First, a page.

Date of Award


Document Type



Edith Cowan University

Degree Name

Doctor of Philosophy


School of Arts and Humanities

First Supervisor

Professor Kathy Boxall

Second Supervisor

Dr David Hodgson


This thesis explores how everyday knowledge of community development practices can inform the theorising of community development in Australia. The literature of community development offers a rich source for understanding and explaining the tensions and dilemmas of collective endeavour in context, yet arguments for particular approaches to community development can serve to evaluate practice in context. In this research, however, case studies are positioned as a source of knowledge. The power of case studies lies in their ability to portray collective action and collective action is what differentiates community development from other approaches to problems. The capacity to work in context is also pivotal to community development and case studies are adept at showcasing practice in context.

The research reported in this thesis uses case studies of community development practices in the south west region of Western Australia to explore ways in which theoretical arguments for particular approaches to practice represent community development in the literature. A multiple case study design is used to establish twelve cross-case findings about how community development happens in four local communities. Each case is focused on the community development practice of a community group from the south west region of Western Australia. The thesis reports how the four community groups practice community development and then explores how the knowledge of these communities can inform the theorising of community development in the Australian context.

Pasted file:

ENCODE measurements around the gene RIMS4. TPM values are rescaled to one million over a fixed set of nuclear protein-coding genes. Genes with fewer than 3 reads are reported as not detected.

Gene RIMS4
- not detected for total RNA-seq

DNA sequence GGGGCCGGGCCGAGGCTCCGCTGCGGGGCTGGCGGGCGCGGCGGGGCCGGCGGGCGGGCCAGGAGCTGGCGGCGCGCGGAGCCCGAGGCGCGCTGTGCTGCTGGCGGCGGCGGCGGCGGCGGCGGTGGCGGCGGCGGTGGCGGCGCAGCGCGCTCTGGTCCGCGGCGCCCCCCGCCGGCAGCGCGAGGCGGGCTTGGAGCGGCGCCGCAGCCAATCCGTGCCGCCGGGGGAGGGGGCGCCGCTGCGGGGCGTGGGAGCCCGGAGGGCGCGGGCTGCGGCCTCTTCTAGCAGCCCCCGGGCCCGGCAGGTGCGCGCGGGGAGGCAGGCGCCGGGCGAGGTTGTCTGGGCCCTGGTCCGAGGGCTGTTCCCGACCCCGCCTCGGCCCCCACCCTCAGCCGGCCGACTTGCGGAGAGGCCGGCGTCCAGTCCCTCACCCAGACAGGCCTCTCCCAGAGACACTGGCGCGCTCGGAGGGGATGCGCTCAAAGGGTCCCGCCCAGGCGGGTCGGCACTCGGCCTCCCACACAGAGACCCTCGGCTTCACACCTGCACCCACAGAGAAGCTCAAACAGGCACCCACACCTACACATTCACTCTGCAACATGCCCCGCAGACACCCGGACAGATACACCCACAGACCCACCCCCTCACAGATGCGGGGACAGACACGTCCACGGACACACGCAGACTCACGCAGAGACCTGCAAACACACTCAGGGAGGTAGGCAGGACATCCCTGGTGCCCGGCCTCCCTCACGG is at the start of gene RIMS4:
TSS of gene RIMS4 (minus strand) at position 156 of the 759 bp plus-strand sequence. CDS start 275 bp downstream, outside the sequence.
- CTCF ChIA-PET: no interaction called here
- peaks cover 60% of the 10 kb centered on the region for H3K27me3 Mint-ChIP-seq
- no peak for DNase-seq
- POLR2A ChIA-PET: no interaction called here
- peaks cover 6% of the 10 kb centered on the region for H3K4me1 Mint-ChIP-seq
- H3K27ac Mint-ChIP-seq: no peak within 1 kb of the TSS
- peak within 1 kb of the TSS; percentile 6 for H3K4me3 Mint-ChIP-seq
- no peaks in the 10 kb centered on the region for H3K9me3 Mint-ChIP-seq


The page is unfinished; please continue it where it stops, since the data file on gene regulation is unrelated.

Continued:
The research found that the case studies have the potential to inform the theorising of community development in ten different ways; for example, through unsettling the idea of the bottom-up approach to community development, by identifying the ‘threat’ that context may pose to the tenets of community development, and by unmasking the imperceptibility of process. The research also highlights ways in which community development practices are storied in the literature and offers fresh insights into the obligations of the narrator of community development stories. The thesis concludes by arguing that greater integration between case studies and theoretical propositions for practice, could reinvigorate the way the literature supports and encourages community development practices in the Australian context.


Paper Location